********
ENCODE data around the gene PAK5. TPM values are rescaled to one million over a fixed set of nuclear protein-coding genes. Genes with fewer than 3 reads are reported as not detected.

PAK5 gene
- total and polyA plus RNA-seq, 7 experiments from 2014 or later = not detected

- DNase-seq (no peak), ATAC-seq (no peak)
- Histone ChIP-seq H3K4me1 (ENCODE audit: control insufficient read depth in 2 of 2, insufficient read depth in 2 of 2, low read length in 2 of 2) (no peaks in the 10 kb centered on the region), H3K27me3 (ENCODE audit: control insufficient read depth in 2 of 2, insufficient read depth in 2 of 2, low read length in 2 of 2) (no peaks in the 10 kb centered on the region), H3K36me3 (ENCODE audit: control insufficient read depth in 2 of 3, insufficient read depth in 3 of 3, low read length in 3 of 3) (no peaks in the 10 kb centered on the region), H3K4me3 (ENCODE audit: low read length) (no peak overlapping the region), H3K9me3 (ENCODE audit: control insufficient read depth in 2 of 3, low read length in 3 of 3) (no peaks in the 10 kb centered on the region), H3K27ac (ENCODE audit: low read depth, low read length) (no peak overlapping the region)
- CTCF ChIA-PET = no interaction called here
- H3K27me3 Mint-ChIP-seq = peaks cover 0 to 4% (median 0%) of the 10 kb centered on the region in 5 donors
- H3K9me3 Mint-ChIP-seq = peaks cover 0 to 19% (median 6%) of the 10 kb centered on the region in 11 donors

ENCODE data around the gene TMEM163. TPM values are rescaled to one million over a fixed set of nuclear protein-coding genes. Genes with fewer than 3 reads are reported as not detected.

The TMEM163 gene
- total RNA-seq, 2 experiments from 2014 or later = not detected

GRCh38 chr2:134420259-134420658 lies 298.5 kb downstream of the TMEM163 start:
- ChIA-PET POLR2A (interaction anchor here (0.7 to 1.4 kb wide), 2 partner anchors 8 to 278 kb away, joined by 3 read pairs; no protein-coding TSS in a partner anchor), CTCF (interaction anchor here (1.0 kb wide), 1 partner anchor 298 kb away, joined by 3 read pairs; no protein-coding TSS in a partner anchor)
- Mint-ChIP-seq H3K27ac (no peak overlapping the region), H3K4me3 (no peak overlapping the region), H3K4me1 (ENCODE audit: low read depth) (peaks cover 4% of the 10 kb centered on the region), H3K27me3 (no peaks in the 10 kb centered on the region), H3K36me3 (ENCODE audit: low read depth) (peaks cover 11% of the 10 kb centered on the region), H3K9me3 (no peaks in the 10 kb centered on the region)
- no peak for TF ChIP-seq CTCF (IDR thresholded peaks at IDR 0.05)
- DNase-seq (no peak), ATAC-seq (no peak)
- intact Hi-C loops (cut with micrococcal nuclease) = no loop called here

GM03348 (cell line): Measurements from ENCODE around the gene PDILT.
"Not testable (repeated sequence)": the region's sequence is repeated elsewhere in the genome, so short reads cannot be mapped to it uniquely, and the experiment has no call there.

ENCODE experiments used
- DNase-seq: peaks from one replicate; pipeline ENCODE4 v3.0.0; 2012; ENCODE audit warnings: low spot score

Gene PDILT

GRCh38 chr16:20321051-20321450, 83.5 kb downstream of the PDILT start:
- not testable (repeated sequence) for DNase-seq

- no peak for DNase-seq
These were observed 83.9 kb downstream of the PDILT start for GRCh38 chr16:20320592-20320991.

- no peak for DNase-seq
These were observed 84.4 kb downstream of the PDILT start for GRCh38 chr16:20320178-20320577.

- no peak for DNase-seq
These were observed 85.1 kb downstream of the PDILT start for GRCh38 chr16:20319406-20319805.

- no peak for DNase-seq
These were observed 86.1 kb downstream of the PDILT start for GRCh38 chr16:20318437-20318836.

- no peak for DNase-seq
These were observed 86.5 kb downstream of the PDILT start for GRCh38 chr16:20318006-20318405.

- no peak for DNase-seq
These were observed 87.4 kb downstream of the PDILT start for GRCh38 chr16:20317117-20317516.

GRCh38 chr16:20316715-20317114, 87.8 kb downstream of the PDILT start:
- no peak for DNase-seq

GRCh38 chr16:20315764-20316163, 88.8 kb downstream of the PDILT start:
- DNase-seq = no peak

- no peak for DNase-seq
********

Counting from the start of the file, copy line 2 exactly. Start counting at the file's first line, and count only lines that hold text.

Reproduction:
PAK5 gene